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A Sock Option: Compressive Externally Applied Stockings for Enuresis (CEASE Study)
David J. Chalmers, MD, Gregory J. Mills, BA, Chelsea Paterson, BSN, Brian M. Jumper, MD.
Maine Medical Center, Portland, ME, USA.

BACKGROUND: Primary nocturnal enuresis is a common condition which frustrates pediatric patients and their parents. There are many treatment options to accelerate resolution, which may be intrusive (alarm systems, acupuncture), expensive (hypnotherapy, mediations), or seem to pose unacceptable risks for a benign, self-limiting condition (medication adverse reactions).The authors examined a novel intervention which is simple, cheap and without serious side effects. The CEASE study explores the sequential use of compressive stockings in confirmed enuretic patients to decrease the number and volume of wet episodes associated with nocturnal enuresis.METHODS: Consecutive children between 6-12 years of age with a history of nocturnal enuresis were recruited from a single institution from November of 2015 to October of 2016. Inclusion criteria included primary nocturnal enuresis with a minimum of 3 enuretic events per week. Patients with less than 3 events per week or secondary enuresis were excluded. Patients were monitored over an 8 week baseline period with a calendar to confirm enuresis frequency. If the child qualified, they were given compressive, size-appropriate soccer stockings to wear at night and were asked to record their results over the subsequent 8 week intervention period. Patients were given a quality of life evaluation at the beginning, and again after a long term follow up at 24 weeks. Medication or alarm therapies were allowed to continue. Descriptive statistics and paired samples t-tests were calculated to compare the number of wet nights between the baseline and intervention periods. Results were analyzed using IBM SPSS 23.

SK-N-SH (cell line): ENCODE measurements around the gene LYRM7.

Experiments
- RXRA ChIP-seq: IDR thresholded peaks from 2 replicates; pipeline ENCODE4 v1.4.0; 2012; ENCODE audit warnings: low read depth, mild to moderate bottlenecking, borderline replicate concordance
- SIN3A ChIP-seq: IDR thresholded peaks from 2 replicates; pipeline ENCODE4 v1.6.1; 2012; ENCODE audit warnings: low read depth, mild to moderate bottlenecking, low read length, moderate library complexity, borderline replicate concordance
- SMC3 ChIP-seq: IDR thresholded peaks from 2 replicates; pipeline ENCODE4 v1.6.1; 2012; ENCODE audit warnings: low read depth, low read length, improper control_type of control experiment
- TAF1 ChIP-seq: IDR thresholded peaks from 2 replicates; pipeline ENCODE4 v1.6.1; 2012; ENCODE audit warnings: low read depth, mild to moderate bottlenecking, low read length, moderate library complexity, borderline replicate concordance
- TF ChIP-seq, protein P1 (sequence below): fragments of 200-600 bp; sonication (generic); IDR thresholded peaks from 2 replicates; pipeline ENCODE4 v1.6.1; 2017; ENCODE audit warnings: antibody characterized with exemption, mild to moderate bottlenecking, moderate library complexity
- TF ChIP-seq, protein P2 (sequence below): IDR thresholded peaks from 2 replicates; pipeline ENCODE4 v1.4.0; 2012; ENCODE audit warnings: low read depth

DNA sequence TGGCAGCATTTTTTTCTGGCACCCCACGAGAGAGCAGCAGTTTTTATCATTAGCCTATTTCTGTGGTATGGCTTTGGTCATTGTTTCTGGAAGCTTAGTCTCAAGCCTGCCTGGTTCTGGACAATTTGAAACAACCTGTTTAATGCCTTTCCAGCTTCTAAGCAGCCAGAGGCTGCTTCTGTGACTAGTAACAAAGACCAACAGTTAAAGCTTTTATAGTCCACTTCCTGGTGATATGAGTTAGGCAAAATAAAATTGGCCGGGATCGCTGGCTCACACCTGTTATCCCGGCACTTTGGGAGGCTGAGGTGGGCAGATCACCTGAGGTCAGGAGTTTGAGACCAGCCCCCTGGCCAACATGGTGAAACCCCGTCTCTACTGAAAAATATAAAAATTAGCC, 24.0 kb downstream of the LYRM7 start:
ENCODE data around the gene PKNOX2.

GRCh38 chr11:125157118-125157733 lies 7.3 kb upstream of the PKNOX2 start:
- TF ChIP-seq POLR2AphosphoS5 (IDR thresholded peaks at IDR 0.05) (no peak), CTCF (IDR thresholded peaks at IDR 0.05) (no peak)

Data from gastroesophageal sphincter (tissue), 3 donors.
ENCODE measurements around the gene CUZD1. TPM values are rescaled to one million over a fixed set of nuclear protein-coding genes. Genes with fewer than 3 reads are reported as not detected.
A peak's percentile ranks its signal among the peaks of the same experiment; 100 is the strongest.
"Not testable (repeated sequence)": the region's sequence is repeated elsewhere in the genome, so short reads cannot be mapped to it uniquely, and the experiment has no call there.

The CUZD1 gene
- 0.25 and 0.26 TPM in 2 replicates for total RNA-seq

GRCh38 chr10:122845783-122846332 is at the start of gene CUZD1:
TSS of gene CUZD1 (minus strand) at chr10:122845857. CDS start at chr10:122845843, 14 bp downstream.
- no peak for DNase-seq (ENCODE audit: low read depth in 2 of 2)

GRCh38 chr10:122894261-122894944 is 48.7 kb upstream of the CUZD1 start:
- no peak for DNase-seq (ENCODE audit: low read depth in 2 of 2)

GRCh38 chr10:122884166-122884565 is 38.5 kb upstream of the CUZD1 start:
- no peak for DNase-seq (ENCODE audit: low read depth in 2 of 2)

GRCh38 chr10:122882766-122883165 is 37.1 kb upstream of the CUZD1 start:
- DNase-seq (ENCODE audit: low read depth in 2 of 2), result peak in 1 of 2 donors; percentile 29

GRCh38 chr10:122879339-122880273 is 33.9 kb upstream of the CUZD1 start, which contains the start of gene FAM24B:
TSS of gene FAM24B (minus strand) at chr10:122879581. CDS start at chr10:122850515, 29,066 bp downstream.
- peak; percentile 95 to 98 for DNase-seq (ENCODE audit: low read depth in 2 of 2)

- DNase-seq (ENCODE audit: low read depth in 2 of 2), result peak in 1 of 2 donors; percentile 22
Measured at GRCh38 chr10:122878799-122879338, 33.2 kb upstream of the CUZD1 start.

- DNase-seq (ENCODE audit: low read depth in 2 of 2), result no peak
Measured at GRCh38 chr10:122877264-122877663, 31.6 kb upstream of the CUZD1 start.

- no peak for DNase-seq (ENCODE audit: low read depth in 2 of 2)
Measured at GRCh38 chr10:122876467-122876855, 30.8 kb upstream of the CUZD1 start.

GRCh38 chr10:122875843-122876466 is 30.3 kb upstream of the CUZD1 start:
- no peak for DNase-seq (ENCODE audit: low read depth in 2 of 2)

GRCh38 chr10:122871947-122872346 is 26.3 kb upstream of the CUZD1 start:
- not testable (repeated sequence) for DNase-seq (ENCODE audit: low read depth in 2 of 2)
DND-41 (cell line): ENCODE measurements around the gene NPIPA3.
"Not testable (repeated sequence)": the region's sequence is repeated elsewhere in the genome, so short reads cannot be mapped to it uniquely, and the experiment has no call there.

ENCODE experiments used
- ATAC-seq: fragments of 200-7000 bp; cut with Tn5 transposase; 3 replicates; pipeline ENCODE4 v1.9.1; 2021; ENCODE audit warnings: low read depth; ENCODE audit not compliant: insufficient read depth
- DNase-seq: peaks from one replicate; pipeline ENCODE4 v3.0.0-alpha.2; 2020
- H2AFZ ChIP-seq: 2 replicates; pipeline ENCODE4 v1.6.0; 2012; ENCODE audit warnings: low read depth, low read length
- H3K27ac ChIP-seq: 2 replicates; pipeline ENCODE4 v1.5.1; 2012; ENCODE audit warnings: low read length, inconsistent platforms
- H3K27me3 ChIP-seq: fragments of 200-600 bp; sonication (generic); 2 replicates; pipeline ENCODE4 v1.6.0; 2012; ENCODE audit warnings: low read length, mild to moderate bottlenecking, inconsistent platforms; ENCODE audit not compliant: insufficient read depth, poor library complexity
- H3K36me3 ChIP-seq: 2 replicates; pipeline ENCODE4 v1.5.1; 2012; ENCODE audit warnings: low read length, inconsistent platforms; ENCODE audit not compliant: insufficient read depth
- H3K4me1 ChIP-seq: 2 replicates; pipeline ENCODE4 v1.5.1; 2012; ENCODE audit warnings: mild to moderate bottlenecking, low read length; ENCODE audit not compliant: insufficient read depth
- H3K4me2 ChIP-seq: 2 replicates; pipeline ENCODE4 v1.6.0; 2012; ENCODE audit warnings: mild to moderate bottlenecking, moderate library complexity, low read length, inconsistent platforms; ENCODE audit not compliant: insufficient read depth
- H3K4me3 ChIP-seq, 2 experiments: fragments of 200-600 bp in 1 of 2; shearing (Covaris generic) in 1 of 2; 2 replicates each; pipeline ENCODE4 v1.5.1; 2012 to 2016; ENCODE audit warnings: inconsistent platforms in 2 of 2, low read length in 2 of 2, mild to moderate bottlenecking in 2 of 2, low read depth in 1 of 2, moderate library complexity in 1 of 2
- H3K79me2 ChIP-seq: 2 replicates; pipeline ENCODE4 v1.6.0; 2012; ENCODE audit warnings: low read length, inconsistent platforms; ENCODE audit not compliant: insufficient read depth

RESULTS: A total of 71 patients met inclusion criteria and continued the study to completion. 71% (n=50) were male, and 73% (n=52) were age 8 or younger. There was a significant difference between wet nights during the baseline period (M=49.3, SD=7.86) and the intervention phase (M=43.17, SD=13.63); t (63) = 4.96, p<.001 (Frequency distribution of wet nights during each study period featured in Figure 1). Thus, there was an average reduction in 6 wet nights between the baseline period and the intervention phase; 95% CI (3.66, 8.59). Parents reported a significant decrease in volume in 25% of cases (n=18) during the intervention period. Furthermore, 59% of patients (n=38) reported some extent of reduction in wet nights, 21% reported no change (n=15), and 16% (n=11) reported an increase (see Figure 2).
CONCLUSIONS: Nighttime compressive stockings are a safe and appealing strategy for families hoping to reduce the morbidity of primary nocturnal enuresis while minimizing the expense, burden and side effects of more traditional interventions. The authors found a statistically and clinically significant benefit.






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